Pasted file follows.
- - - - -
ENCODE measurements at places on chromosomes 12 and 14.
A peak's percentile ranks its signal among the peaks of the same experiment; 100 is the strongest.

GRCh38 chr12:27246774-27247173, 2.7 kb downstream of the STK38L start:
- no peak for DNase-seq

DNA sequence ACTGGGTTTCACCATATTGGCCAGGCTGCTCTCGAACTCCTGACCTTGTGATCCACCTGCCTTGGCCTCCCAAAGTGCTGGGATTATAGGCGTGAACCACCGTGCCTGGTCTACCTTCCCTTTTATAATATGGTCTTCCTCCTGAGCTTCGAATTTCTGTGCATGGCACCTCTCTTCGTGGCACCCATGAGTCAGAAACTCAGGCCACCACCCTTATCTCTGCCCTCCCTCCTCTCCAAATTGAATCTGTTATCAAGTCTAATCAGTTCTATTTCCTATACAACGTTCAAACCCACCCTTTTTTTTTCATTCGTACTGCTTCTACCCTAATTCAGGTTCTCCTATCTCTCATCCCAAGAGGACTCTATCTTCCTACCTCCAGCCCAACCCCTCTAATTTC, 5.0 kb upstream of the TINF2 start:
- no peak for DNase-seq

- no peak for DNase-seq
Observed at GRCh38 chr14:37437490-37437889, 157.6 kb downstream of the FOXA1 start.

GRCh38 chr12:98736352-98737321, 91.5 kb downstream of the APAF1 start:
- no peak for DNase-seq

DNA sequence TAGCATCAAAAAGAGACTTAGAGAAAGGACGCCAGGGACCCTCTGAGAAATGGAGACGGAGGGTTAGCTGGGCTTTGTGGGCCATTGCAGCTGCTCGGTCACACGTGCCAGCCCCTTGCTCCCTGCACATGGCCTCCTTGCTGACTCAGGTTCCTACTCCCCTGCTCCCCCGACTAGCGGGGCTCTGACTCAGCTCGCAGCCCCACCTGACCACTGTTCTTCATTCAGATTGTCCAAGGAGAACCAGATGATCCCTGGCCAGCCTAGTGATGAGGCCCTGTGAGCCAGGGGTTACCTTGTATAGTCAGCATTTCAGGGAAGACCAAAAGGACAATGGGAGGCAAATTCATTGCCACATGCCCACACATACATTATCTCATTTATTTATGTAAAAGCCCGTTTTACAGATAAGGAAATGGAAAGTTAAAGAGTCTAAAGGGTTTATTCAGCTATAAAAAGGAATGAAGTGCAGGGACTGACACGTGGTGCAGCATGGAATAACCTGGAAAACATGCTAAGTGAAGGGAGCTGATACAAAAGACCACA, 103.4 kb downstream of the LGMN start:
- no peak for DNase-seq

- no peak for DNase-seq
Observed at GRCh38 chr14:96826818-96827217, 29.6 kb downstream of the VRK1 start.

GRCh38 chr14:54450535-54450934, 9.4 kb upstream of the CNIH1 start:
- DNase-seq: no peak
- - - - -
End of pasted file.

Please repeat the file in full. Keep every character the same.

ENCODE measurements at places on chromosomes 12 and 14.
A peak's percentile ranks its signal among the peaks of the same experiment; 100 is the strongest.

GRCh38 chr12:27246774-27247173, 2.7 kb downstream of the STK38L start:
- no peak for DNase-seq

DNA sequence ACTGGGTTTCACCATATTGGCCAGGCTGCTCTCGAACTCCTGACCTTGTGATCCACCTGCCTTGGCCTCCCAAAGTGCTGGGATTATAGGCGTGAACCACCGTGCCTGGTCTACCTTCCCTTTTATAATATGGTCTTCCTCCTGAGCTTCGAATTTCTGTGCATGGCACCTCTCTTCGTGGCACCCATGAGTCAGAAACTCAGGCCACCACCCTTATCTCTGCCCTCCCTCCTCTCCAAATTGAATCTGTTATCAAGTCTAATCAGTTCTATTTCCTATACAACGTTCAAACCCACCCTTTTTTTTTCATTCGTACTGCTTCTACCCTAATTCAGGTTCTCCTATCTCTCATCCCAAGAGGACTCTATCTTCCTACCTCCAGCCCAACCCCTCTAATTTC, 5.0 kb upstream of the TINF2 start:
- no peak for DNase-seq

- no peak for DNase-seq
Observed at GRCh38 chr14:37437490-37437889, 157.6 kb downstream of the FOXA1 start.

GRCh38 chr12:98736352-98737321, 91.5 kb downstream of the APAF1 start:
- no peak for DNase-seq

DNA sequence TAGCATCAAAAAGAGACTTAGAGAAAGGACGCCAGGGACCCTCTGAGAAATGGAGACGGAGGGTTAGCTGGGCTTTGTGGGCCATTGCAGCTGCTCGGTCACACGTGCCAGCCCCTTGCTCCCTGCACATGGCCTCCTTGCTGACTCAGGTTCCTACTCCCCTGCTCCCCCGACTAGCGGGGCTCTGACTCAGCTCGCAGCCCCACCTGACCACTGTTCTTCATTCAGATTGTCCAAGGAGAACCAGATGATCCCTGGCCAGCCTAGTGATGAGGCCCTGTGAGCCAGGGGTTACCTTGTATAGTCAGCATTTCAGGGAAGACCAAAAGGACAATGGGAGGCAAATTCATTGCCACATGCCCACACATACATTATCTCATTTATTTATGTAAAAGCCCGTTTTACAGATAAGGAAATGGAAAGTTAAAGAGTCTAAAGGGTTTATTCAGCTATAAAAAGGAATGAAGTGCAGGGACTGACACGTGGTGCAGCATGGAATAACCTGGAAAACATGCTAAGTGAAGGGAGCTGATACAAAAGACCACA, 103.4 kb downstream of the LGMN start:
- no peak for DNase-seq

- no peak for DNase-seq
Observed at GRCh38 chr14:96826818-96827217, 29.6 kb downstream of the VRK1 start.

GRCh38 chr14:54450535-54450934, 9.4 kb upstream of the CNIH1 start:
- DNase-seq: no peak